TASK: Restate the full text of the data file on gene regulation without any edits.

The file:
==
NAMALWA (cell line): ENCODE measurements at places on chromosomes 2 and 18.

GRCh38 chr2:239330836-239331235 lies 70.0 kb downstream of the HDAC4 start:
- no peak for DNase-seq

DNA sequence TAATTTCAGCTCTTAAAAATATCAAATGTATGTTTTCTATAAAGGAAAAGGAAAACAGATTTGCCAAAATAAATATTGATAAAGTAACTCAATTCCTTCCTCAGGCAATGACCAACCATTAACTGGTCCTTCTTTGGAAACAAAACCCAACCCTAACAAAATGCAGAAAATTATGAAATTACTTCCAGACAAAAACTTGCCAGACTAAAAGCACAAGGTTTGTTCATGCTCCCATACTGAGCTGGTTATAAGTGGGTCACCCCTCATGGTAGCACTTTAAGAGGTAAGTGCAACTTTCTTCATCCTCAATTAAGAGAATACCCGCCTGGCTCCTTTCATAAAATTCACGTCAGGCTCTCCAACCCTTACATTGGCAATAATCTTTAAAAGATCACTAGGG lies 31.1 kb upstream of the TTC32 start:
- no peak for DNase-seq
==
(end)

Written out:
NAMALWA (cell line): ENCODE measurements at places on chromosomes 2 and 18.

GRCh38 chr2:239330836-239331235 lies 70.0 kb downstream of the HDAC4 start:
- no peak for DNase-seq

DNA sequence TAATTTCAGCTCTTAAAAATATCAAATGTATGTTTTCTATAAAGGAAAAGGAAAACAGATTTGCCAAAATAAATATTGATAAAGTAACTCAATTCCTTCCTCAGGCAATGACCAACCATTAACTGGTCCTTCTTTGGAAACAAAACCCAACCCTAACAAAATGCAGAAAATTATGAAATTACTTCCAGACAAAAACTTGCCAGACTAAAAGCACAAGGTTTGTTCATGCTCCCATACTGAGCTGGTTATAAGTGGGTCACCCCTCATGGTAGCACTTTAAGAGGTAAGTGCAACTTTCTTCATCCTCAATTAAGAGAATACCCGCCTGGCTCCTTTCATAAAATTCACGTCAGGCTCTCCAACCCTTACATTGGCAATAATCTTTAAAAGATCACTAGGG lies 31.1 kb upstream of the TTC32 start:
- no peak for DNase-seq